This post comes to us from Bror Erickson

The bones at the end of the “The Old Man and the Sea,” the skeleton of the big fish, always captures my attention as a strange metaphor for that empty tomb. What should be a symbol of failure signals the salvation of Santiago, the Old Man. So, I often end up reading Ernest Hemingway’s classic during the season of Easter because it makes for a fascinating resurrection story.

It is not without reason that this is Hemingway’s most famous literary work and credited with winning him the Nobel Prize in Literature. It is short and easily keeps a reader’s attention like any good fish story. However, the astute reader will notice rather quickly that the story is littered with religious language and metaphor while roughly following the outline of a biblical fish story found in the book of Jonah.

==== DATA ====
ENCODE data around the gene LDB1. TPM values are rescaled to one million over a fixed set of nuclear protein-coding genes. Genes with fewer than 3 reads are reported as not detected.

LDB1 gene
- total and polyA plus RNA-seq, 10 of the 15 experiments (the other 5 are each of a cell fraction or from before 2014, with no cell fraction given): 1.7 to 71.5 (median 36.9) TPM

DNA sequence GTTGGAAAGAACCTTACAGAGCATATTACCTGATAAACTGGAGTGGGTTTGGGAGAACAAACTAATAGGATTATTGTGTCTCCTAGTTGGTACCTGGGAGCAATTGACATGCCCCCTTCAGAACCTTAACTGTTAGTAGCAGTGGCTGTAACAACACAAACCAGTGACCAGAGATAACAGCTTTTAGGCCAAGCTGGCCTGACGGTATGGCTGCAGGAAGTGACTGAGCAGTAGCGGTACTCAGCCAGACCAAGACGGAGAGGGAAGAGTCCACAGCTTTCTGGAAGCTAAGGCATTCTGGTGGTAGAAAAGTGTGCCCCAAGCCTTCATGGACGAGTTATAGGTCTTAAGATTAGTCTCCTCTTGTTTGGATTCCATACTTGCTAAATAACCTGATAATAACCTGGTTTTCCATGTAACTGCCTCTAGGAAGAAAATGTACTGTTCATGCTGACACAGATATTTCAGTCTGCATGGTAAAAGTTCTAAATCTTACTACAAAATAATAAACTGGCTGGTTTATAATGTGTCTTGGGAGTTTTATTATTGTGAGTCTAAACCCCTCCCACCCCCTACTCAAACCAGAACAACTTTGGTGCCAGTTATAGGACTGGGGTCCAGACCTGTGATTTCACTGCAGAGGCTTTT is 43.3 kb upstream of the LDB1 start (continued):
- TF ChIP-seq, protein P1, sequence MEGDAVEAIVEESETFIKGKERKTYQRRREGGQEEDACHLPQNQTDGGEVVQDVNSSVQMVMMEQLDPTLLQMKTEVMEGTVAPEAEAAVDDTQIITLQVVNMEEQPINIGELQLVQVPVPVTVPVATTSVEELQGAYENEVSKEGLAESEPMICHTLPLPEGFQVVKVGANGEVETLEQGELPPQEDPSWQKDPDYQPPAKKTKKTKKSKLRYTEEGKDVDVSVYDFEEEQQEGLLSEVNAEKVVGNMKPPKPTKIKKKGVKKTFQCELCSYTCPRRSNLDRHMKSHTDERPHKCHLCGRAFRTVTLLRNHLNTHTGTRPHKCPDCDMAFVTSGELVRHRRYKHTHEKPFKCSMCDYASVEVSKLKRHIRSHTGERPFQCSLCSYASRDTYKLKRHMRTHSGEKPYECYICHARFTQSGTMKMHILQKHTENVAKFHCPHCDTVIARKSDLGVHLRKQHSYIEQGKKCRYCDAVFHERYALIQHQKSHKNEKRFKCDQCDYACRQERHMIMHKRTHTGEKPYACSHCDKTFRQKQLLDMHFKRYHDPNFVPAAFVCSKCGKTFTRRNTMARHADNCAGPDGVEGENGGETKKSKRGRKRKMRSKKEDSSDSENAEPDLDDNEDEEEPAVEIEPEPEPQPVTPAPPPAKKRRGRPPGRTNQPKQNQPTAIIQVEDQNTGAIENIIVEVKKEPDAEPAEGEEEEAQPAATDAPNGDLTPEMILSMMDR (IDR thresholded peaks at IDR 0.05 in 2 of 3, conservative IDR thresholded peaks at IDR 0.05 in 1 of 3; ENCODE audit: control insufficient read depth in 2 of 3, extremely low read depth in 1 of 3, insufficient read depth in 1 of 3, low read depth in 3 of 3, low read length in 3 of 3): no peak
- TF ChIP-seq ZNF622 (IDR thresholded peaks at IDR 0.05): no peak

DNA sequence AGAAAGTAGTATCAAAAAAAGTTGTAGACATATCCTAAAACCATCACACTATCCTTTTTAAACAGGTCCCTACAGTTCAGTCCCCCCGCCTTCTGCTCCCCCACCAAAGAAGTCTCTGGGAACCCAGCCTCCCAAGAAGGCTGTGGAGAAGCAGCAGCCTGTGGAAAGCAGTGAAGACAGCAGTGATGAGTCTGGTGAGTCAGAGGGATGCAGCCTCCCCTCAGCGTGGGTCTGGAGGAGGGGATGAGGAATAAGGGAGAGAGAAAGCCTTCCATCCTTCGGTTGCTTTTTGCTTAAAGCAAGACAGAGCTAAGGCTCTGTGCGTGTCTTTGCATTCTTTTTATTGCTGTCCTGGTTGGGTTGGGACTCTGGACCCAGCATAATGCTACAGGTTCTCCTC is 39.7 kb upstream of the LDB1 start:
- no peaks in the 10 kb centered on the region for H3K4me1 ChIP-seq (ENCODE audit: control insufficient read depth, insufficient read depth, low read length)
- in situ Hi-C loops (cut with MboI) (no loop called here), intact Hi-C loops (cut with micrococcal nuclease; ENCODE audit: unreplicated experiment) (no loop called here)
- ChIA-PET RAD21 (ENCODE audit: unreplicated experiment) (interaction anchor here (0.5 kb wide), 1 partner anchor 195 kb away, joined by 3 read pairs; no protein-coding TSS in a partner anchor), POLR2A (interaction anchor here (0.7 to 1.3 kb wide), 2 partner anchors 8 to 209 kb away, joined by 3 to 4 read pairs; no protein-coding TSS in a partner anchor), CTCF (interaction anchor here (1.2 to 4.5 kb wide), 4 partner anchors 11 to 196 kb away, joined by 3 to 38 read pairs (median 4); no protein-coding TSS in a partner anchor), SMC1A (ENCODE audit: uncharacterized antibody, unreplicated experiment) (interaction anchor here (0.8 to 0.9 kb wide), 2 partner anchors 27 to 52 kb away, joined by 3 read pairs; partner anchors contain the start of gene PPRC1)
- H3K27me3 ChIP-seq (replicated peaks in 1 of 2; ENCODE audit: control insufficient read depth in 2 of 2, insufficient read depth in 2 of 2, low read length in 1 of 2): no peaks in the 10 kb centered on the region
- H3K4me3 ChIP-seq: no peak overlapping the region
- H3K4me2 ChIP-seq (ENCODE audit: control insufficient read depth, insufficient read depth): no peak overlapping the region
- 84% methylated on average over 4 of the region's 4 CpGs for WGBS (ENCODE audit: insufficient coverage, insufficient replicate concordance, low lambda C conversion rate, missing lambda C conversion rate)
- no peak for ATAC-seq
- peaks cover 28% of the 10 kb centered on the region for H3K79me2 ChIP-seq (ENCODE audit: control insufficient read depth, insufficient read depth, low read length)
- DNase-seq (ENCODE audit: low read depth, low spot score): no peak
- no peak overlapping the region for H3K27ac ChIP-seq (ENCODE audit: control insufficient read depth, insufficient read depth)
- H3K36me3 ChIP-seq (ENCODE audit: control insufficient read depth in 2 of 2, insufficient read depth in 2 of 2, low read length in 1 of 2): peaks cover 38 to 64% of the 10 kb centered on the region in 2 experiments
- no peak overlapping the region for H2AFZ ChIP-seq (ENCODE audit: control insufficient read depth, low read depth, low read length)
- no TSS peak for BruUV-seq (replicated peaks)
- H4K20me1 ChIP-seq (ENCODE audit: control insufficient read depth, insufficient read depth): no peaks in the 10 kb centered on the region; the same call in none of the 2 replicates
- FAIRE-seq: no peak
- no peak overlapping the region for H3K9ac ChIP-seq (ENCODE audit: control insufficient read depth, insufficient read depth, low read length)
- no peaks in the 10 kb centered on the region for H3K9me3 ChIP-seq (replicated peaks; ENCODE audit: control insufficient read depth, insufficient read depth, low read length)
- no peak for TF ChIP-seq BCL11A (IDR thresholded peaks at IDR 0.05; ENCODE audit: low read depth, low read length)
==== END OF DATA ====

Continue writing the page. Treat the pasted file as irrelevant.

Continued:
Jesus gives the final interpretation concerning Jonah’s adventure with the big fish when he identifies it as a prophecy concerning his own death and resurrection: “Then some of the scribes and Pharisees answered him, saying this:

“Teacher, we wish to see a sign from you.” But he answered them, “An evil and adulterous generation seeks for a sign, but no sign will be given to it except the sign of the prophet Jonah. For just as Jonah was three days and three nights in the belly of the great fish, so will the Son of Man be three days and three nights in the heart of the earth. The men of Nineveh will rise up at the judgment with this generation and condemn it, for they repented at the preaching of Jonah, and behold, something greater than Jonah is here.” (Matthew 12: 38-41)